Trevor Kirk looks back over the decades to highlight important Christian music events
The big talking point during the Spring of 1973 (at least in evangelical Christian circles) was Spre-e 73. Spre-e, or to give it its full title, Spiritual Re-emphasis, had been born out of the experiences at the Explo 72 event in Dallas, Texas, of Maurice Rowlandson, at the time the British Director of the Billy Graham Evangelistic Association. He'd been very impressed by the teaching and training programme laid on at Explo for several thousand young American Christians and decided that he should try to organise something similar in the UK. Amid concerns of important decisions being taken without proper consultation, and burgeoning expenditure (particularly in hiring Earls Court Arena and Wembley Stadium and in bringing Dr Billy Graham from the USA to speak at the evening meetings), Buzz in June conducted a "very honest" investigation under the headline It's Time You Knew The Truth. The article sought to find out if it was the most expensive red herring in Christendom or a sincere effort to meet a vital need and concluded that the event should not be dismissed lightly. Musically, the event would see the participation of names such as Cliff Richard, Johnny Cash, Malcolm & Alwyn, Terry Dene, Parchment and Judy Mackenzie. v An interesting musical happening called Lonesome Stone, presented by Outreach For Jesus, the management company for US band The Sheep (see TTs, CR73), was due for a three-month run at the Rainbow Theatre, a 2,700 seater arena in North London, from July. Billed as a multi-media production of the Jesus generation portrayed in music, film and drama, the show's advertising proclaimed that it would give the punters "what Godspell and Jesus Christ Superstar failed to present." Ticket prices were an eminently reasonable 50p to £1.50, and taking part along with The Sheep would be Larry Norman. v Malcolm & Alwyn had paid a flying visit to Barcelona, Spain at the end of March, to perform at a Jesus Music concert at the end of a week of Festival Of Light-style events. About 300 attended the gig and according to Buzz the front row was freaking out on illegal substances and 14 of the audience made a decision to follow Jesus. How many of the 14 were on the front row isn't clear. v Record Label News: Following on from The Sheep being the first release on the new Myrrh record label, the second was 'Lion And The Lamb' from Garth Hewitt, with further albums promised from (amongst others), Dave Pope, Ishmael & Andy and The Water Into Wine
Greenbelt was celebrating its 10th anniversary in 1983, with a move to Knebworth Park, Hertfordshire, with a promise of plenty of space (the venue had coped with crowds of 100,000 at pop concerts), and wonder of wonders, FLUSHING LOOS!! The names booked for the event so far (according to a huge pull-out colour flyer in May's issue of Buzz) included Cliff Richard and band, Mark Williamson (and Band?), Sheila Walsh, Garth Hewitt, Rodney Cordner, Graham Kendrick, Swedish metallers Jerusalem, German pop/rockers Semaja, and from the USA, Maria Muldaur, The Mighty Clouds Of Joy, Randy Stonehill, Kenny Marks and Jerry Arhelger. Radio 1 would again be covering the event, with Radio Greenbelt hopefully in operation for the first time. v An outreach event in Dudley, West Midlands, organised by the Saltmine Trust, had been a conspicuous success, with local press and radio giving extensive coverage. Titled Filling Station, it used a derelict garage building converted to a concert hall, with appropriate forecourt furniture supplied by Shell, and featured the musical talents of Phil & John, Dave Pope and New Beginnings. v Buzz's Albums Of The Month, as reviewed by Tony Cummings, were 'DMZ' by The Resurrection Band in May ("..their best ever album .."), and 'Drifting' by Sheila Walsh, with the assistance of Cliff Richard, in June ("..a superb album, putting the Good News in the high street pop racks"). "Drifting" had been released by mainstream label DJM into mainstream record shops, and the title track made number 60 in the UK pop charts. v At the 14th annual Dove Awards, held in April, Amy Grant scooped Artist Of The Year, with her mega-seller 'Age To Age' taking Contemporary Album Of The Year, Album Cover Of The Year, and Song Of The Year courtesy of Michael Card and John Thompson's "El Shaddai". Other winners were Sandi Patty (surprise, surprise), Larnelle Harris, John Michael Talbot, Al Green and, the International Artist Of The Year, Sheila Walsh, who had had a full page ad inside the front cover of CCM in May, plugging her Sparrow album 'War Of Love', which received an excellent review in the same issue. v A debut album by a new artist gained rave reviews in CCM magazine in June. The reviewer gushed, "This album is full of the promise of a great new talent." By and large, I think he was right: the album was 'Project' by Michael W Smith. v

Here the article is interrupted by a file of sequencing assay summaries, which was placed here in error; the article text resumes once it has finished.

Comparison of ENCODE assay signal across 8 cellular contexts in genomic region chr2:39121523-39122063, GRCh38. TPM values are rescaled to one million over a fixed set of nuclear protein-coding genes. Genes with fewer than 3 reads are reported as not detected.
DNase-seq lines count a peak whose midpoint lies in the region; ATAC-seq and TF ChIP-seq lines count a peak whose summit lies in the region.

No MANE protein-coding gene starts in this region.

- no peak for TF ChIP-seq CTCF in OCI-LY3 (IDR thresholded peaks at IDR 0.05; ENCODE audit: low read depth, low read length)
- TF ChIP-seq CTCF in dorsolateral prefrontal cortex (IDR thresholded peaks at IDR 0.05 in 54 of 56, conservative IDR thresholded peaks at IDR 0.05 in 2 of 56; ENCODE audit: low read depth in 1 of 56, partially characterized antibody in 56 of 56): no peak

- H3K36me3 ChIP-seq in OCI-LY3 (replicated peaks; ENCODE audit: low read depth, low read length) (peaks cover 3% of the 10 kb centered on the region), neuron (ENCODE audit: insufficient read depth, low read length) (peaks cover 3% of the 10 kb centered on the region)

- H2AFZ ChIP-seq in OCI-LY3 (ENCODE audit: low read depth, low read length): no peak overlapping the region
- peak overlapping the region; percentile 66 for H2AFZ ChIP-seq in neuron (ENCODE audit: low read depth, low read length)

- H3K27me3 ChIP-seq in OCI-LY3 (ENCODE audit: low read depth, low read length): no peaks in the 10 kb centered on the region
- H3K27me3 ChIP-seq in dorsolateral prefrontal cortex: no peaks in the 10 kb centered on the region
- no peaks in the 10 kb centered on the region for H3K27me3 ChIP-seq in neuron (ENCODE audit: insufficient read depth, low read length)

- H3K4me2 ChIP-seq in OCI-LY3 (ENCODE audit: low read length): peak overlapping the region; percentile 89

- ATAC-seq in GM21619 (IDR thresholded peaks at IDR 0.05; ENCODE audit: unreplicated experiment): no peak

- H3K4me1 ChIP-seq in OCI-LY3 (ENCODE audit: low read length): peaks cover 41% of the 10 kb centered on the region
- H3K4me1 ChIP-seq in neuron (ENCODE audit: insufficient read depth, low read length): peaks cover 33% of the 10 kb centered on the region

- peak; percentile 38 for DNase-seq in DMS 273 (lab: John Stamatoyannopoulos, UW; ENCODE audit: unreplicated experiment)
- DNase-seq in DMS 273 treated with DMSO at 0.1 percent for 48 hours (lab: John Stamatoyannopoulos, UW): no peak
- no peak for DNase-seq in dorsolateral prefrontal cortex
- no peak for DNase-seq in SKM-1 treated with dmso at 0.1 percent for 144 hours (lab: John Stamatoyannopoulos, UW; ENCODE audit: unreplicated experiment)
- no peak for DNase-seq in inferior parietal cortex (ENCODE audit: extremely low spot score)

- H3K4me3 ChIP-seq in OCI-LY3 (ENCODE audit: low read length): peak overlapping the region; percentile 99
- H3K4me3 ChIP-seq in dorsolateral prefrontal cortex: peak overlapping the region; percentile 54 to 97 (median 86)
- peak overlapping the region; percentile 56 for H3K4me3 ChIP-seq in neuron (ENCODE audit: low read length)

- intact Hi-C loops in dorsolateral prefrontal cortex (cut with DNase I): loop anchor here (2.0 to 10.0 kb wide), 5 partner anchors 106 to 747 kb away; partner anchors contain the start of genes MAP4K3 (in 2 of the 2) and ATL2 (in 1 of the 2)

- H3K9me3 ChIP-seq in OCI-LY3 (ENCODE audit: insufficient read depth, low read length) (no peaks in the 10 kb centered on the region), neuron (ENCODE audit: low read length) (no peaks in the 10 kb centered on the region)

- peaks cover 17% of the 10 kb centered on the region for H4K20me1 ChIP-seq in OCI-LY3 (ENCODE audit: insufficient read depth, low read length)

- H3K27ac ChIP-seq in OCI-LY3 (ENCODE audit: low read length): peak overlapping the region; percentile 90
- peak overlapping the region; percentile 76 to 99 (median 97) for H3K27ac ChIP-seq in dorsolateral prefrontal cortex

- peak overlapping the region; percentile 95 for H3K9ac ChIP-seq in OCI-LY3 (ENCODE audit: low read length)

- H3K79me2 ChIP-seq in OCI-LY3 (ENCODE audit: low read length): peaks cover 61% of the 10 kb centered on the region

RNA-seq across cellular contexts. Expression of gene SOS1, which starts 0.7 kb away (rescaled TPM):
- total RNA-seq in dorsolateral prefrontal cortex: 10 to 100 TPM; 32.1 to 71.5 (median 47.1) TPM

Lineup details published in Cross Rhythms 15 were for the third Cross Rhythms Festival, Holy Power, to be held on July 9th-11th in a new venue at Risdon Farm, Okehampton, Devon. The lineup included Martyn Joseph and Eden Burning, along with America's Rick Elias & The Confessions and Kevin Prosch. Other acts on the bill were Ian White, Nuffsed, Gethsemane Rose, The World Wide Message Tribe, Split Level, 65 dBA, Johnny Markin, Rob Ash and Shirley Novak. Rick Elias, today an award winning record producer and songwriter, spoke in the magazine about his forthcoming UK visit to Cross Rhythms. "It's kind of neat to go to a place that's influenced me a lot," he said. v Greenbelt were having major administrative problems in the run up to their 20th birthday bash. The Daventry District Council in Northants had refused to grant a public entertainment licence to enable GB to hold the event at their supposedly permanent new home at Churchstowe. After some wheeling and dealing, a temporary home for the festival was found at Deene Park, near Corby, and Greenbelt announced a "confirmed artists" list that included Cliff Richard, Martyn Joseph, Eden Burning, The Rez Band, Iona and Over The Rhine. v The Resurrection Band (known in those days simply as Rez), had been booked to provide the bulk of the seminars and ministry at the 1993 Meltdown Festival, to be held in Shropshire in October. v Sad news in CR 14 of the going home of Geoff Mann on February 5, and of Steve Fairnie on February 23. Radical rocker of the famed wobbly and non-wobbly guitars, but also a vicar in Rochdale, Geoff had been suffering from cancer of the colon. And Steve, pioneer of such diverse yet groundbreaking acts as Fish & Co and Famous Names as well as a renowned hypnotiser of chickens (honestly!), succumbed to an asthma attack a few days after his 42nd birthday. v Tributes were also published in connection with the deaths of two influential figures in black gospel music; Thomas A Dorsey, composer of many gospel standards, including "Precious Lord, Take My Hand", passed away on January 23, aged 93; and Frank Williams, national director of the gospel division of Malaco Records and a member of top gospel outfits The Jackson Southernaires and the Mississippi Mass Choir, suffered a cardiac arrest in March. v Finally, talking of black gospel, it was announced that Andrae Crouch was to make his first album for seven years, having signed a contract with Quincy Jones' Qwest label. After his much publicised problems a decade earlier (see TTs in CR72 and 73), Crouch had slipped out of the limelight, concentrating on film and TV soundtrack work, with only occasional guest appearances on other people's projects.The opinions expressed in this article are not necessarily those held by Cross Rhythms. Any expressed views were accurate at the time of publishing but may or may not reflect the views of the individuals concerned at a later date.